I’ve finally got around to installing the Beta 2 of Vista, Microsoft’s next-generation version of Windows, which is due either in November or sometime in early 2007, depending on whether you are a volume licensing customer or hoping to buy it on a new PC.
My initial reaction has been disappointment. Far from looking like a
step into the future, Vista could easily be
Windows XP with a new desktop theme applied. It also looks somewhat reminiscent
of desktop Linux distributions to my eyes.
Things have hardly got off to an auspicious start. I know this is a pre-release version of the software, but Vista seems to be having problems with the graphics adapter in our test PC, a Fujitsu-Siemens Esprimo. This is a fairly standard corporate desktop using the embedded graphics features of an Intel 945G chipset. Bizarrely, Vista says it has 'stopped this device because it has reported problems', a message quite clearly at odds with reality. I also lost all sound following the installation of Vista.
Device Manager in Vista now provides a
button that offers to check online with Microsoft for a solution to a specific
problem. I tried this, but the progress bar goes all the way across, and
then….nothing happens. Again, allowances must be made for this being beta
software, but searching online for drivers or even information about hardware
problems with Vista seems to be a frustrating
Microsoft seems to have gone for security in a big way with Vista. User Account Control changes the way privilege levels work, so that an administrator can perform most actions with a limited privilege level, elevating themselves to a higher level for specific administrative tasks. In practice, this means a pop-up dialog box appears every time you open the Device Manager console, for example, which asks you to verify that it was indeed you that initiated the action.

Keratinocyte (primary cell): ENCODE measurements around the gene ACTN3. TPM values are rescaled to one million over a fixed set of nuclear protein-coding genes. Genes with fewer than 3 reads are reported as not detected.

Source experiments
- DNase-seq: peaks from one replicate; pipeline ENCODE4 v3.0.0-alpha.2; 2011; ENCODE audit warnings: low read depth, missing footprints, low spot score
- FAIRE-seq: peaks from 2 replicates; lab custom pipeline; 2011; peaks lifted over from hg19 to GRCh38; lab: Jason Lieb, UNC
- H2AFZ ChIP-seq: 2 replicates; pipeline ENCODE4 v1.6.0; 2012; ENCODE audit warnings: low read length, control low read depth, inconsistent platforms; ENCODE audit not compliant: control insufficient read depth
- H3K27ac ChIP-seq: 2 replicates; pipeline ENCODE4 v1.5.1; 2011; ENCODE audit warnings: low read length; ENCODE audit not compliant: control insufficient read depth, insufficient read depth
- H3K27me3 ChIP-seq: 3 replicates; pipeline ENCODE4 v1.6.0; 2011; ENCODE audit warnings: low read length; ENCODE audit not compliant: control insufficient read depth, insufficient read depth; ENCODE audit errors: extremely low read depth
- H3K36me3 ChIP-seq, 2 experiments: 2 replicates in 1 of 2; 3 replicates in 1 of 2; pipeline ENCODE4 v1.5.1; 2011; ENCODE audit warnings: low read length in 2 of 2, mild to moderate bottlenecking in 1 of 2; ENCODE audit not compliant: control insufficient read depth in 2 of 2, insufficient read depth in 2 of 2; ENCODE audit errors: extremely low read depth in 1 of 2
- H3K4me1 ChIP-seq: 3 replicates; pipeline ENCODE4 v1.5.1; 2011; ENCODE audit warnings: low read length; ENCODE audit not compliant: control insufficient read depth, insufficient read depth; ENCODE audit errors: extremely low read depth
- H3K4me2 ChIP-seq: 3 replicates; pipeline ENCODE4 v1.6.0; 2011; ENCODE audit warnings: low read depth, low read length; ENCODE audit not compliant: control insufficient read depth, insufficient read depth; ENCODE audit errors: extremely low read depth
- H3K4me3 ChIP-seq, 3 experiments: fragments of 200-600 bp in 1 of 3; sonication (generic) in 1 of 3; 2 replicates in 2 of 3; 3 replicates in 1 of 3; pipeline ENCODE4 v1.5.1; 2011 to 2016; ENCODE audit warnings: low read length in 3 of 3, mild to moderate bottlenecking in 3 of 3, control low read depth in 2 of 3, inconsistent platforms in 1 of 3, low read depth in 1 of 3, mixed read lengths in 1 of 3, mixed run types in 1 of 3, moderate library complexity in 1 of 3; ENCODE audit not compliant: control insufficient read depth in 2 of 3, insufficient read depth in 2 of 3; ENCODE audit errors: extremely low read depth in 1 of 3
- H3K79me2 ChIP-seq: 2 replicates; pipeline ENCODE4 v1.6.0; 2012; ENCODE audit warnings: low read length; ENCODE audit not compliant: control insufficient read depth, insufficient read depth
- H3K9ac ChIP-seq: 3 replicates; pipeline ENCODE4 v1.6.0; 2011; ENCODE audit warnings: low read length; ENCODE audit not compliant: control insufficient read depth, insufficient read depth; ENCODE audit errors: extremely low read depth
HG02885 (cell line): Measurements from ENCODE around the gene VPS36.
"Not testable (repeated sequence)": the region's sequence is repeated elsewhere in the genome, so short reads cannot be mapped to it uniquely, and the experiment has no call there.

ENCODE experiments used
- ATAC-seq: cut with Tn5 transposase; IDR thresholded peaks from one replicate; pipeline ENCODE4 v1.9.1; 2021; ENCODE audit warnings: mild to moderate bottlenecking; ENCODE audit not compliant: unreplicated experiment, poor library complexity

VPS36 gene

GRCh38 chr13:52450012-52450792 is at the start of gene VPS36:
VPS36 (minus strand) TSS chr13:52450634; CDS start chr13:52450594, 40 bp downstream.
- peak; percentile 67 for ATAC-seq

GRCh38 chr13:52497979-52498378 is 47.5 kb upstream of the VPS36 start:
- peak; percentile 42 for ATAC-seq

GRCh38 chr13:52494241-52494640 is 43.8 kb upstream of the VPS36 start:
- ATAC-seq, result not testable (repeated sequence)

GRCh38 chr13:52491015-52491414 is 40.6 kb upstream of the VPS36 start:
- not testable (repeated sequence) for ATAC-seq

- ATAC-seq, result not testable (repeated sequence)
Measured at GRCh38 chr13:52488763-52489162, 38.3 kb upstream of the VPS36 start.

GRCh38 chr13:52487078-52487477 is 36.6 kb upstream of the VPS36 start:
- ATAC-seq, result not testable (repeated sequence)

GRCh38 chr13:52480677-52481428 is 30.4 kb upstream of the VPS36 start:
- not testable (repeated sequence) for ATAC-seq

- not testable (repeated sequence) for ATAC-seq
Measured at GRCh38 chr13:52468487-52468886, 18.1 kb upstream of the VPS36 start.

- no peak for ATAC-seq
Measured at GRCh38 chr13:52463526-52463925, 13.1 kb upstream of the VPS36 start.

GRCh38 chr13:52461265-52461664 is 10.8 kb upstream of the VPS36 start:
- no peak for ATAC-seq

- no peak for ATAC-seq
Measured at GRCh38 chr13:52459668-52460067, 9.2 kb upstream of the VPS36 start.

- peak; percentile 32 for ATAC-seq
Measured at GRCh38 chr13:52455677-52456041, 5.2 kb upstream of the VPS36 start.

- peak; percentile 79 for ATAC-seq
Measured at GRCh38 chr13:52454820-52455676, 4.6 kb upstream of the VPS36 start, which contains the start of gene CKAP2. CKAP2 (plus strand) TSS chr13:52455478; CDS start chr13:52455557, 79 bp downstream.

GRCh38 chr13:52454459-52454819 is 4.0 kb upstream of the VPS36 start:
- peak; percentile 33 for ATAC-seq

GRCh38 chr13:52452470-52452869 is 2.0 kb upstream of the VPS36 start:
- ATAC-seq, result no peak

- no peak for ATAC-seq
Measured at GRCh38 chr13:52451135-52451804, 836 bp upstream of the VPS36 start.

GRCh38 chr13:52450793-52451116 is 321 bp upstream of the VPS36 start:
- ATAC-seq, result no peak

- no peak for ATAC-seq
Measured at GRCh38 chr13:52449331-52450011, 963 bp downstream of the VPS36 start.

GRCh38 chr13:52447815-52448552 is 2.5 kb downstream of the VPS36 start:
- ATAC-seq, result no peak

Vista Beta 2 also ships with Internet Explorer 7. This new version of
Microsoft's browser adds tabbed browsing and a new-look user interface that
largely does away with menus and relies instead on buttons. I found it somewhat
difficult to find functions at first, such as how to open a new tab, but this
is something that users will probably quickly get used to. Interestingly, IE 7
lets you specify more than one 'Home' page, and opens them all in separate tabs
Vista seems quite stable from my brief hands-on experience so far, but Microsoft needs to address some of the hardware issues between now and the ship date.
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